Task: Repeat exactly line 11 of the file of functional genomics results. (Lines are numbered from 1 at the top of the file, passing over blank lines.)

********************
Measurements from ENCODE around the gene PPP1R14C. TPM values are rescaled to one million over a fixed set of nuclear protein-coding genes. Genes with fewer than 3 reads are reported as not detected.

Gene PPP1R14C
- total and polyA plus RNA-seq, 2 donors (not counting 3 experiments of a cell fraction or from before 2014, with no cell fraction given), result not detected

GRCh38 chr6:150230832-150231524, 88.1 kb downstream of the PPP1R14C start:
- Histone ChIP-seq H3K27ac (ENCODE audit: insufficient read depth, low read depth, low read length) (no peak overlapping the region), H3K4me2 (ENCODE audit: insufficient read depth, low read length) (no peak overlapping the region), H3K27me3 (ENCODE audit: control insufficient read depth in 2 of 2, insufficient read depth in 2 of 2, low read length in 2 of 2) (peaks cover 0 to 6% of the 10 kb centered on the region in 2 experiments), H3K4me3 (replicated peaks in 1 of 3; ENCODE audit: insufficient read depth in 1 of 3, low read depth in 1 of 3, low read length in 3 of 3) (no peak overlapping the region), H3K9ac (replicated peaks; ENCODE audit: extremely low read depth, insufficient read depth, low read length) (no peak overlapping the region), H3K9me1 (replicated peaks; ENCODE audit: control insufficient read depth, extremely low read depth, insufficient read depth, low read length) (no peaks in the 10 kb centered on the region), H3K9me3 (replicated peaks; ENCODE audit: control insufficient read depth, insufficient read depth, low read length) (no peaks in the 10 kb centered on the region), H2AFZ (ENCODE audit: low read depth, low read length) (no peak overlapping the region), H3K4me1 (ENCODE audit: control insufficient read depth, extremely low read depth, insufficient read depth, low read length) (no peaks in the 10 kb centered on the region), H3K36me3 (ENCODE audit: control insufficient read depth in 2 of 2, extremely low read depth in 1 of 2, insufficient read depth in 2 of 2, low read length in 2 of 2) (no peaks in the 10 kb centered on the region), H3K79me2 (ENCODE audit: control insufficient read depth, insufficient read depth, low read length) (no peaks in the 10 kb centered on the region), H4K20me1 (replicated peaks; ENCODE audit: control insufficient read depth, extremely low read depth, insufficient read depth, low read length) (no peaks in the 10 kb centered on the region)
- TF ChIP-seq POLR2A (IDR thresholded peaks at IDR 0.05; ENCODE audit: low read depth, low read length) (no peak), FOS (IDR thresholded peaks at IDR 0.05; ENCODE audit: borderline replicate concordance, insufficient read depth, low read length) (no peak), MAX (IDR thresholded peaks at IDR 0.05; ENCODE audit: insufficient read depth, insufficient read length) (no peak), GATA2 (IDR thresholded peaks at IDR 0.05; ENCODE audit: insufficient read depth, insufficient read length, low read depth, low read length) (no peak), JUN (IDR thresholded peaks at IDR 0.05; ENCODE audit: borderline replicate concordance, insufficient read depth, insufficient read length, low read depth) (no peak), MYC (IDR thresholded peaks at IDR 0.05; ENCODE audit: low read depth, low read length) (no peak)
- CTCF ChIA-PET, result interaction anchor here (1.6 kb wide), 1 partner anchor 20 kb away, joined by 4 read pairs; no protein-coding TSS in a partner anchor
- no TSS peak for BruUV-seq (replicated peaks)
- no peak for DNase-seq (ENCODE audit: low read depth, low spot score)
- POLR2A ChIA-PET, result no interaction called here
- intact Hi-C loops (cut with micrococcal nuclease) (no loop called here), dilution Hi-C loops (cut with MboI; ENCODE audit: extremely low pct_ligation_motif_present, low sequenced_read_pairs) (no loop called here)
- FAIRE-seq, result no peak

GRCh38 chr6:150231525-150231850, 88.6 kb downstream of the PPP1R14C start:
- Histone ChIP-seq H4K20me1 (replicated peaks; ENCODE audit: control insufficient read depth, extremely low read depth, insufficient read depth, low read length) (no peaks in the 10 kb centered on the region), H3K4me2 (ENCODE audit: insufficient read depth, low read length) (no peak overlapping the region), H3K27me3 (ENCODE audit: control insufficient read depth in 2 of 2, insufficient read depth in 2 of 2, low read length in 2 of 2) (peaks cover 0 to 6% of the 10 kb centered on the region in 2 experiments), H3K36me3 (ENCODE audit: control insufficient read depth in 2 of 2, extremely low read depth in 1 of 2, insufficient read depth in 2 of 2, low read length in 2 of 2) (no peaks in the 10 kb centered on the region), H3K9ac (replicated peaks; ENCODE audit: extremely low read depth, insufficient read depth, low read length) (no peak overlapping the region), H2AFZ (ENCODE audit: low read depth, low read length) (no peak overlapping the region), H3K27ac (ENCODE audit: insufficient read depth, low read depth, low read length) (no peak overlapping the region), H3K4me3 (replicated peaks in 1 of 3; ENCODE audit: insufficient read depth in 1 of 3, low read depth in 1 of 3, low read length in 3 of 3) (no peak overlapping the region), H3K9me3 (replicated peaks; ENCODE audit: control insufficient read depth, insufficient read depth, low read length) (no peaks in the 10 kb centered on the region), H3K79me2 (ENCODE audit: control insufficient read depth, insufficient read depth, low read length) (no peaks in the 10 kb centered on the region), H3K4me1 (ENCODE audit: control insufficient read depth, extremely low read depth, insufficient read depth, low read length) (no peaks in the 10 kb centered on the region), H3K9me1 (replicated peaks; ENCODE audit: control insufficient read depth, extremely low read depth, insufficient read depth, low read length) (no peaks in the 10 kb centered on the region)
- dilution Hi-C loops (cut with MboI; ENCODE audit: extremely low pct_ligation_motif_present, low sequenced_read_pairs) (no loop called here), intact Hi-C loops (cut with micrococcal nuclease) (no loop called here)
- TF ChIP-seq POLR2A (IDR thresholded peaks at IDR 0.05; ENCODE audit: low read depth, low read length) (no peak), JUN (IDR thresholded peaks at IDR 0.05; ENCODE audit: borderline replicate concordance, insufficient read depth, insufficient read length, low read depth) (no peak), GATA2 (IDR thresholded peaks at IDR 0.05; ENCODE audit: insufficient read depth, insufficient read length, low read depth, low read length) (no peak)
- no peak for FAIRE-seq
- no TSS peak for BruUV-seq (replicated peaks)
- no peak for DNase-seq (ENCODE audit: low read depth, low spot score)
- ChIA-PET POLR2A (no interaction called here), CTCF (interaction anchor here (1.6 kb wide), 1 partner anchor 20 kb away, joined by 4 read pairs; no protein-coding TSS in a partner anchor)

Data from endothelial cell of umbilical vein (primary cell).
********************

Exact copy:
- intact Hi-C loops (cut with micrococcal nuclease) (no loop called here), dilution Hi-C loops (cut with MboI; ENCODE audit: extremely low pct_ligation_motif_present, low sequenced_read_pairs) (no loop called here)